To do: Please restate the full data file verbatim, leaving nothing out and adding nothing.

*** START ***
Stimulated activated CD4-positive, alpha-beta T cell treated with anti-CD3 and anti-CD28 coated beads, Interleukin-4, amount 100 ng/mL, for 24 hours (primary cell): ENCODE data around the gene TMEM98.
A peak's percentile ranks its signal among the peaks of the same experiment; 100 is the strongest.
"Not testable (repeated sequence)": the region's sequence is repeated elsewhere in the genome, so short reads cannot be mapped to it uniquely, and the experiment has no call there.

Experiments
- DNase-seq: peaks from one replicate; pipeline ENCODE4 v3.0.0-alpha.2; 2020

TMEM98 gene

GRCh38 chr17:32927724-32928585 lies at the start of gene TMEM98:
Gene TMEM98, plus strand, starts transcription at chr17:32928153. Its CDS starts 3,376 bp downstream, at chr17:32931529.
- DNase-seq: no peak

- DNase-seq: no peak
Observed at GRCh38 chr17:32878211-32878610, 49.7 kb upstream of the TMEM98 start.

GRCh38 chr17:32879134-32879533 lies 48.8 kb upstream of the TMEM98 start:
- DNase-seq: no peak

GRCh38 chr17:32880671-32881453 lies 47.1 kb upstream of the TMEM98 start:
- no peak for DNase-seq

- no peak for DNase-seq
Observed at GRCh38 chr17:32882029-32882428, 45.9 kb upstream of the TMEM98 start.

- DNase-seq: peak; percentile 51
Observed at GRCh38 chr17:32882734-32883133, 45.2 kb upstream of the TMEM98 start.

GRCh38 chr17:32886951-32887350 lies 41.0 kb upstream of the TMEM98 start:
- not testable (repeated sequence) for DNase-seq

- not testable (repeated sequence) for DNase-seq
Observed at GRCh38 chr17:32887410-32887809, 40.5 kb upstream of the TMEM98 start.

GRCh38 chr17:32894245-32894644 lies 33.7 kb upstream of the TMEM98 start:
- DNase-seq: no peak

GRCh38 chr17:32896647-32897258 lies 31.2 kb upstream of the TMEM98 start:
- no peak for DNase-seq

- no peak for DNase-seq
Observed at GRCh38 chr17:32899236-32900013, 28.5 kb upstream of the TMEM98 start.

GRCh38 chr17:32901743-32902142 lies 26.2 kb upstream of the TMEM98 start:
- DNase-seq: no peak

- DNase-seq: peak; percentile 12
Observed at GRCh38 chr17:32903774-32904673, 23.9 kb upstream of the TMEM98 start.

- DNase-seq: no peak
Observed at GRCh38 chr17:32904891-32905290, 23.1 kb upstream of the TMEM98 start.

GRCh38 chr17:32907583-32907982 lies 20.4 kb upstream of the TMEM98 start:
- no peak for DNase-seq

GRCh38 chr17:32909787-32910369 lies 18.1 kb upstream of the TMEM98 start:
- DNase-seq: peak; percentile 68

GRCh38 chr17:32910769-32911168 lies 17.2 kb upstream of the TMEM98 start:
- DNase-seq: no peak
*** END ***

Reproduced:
Stimulated activated CD4-positive, alpha-beta T cell treated with anti-CD3 and anti-CD28 coated beads, Interleukin-4, amount 100 ng/mL, for 24 hours (primary cell): ENCODE data around the gene TMEM98.
A peak's percentile ranks its signal among the peaks of the same experiment; 100 is the strongest.
"Not testable (repeated sequence)": the region's sequence is repeated elsewhere in the genome, so short reads cannot be mapped to it uniquely, and the experiment has no call there.

Experiments
- DNase-seq: peaks from one replicate; pipeline ENCODE4 v3.0.0-alpha.2; 2020

TMEM98 gene

GRCh38 chr17:32927724-32928585 lies at the start of gene TMEM98:
Gene TMEM98, plus strand, starts transcription at chr17:32928153. Its CDS starts 3,376 bp downstream, at chr17:32931529.
- DNase-seq: no peak

- DNase-seq: no peak
Observed at GRCh38 chr17:32878211-32878610, 49.7 kb upstream of the TMEM98 start.

GRCh38 chr17:32879134-32879533 lies 48.8 kb upstream of the TMEM98 start:
- DNase-seq: no peak

GRCh38 chr17:32880671-32881453 lies 47.1 kb upstream of the TMEM98 start:
- no peak for DNase-seq

- no peak for DNase-seq
Observed at GRCh38 chr17:32882029-32882428, 45.9 kb upstream of the TMEM98 start.

- DNase-seq: peak; percentile 51
Observed at GRCh38 chr17:32882734-32883133, 45.2 kb upstream of the TMEM98 start.

GRCh38 chr17:32886951-32887350 lies 41.0 kb upstream of the TMEM98 start:
- not testable (repeated sequence) for DNase-seq

- not testable (repeated sequence) for DNase-seq
Observed at GRCh38 chr17:32887410-32887809, 40.5 kb upstream of the TMEM98 start.

GRCh38 chr17:32894245-32894644 lies 33.7 kb upstream of the TMEM98 start:
- DNase-seq: no peak

GRCh38 chr17:32896647-32897258 lies 31.2 kb upstream of the TMEM98 start:
- no peak for DNase-seq

- no peak for DNase-seq
Observed at GRCh38 chr17:32899236-32900013, 28.5 kb upstream of the TMEM98 start.

GRCh38 chr17:32901743-32902142 lies 26.2 kb upstream of the TMEM98 start:
- DNase-seq: no peak

- DNase-seq: peak; percentile 12
Observed at GRCh38 chr17:32903774-32904673, 23.9 kb upstream of the TMEM98 start.

- DNase-seq: no peak
Observed at GRCh38 chr17:32904891-32905290, 23.1 kb upstream of the TMEM98 start.

GRCh38 chr17:32907583-32907982 lies 20.4 kb upstream of the TMEM98 start:
- no peak for DNase-seq

GRCh38 chr17:32909787-32910369 lies 18.1 kb upstream of the TMEM98 start:
- DNase-seq: peak; percentile 68

GRCh38 chr17:32910769-32911168 lies 17.2 kb upstream of the TMEM98 start:
- DNase-seq: no peak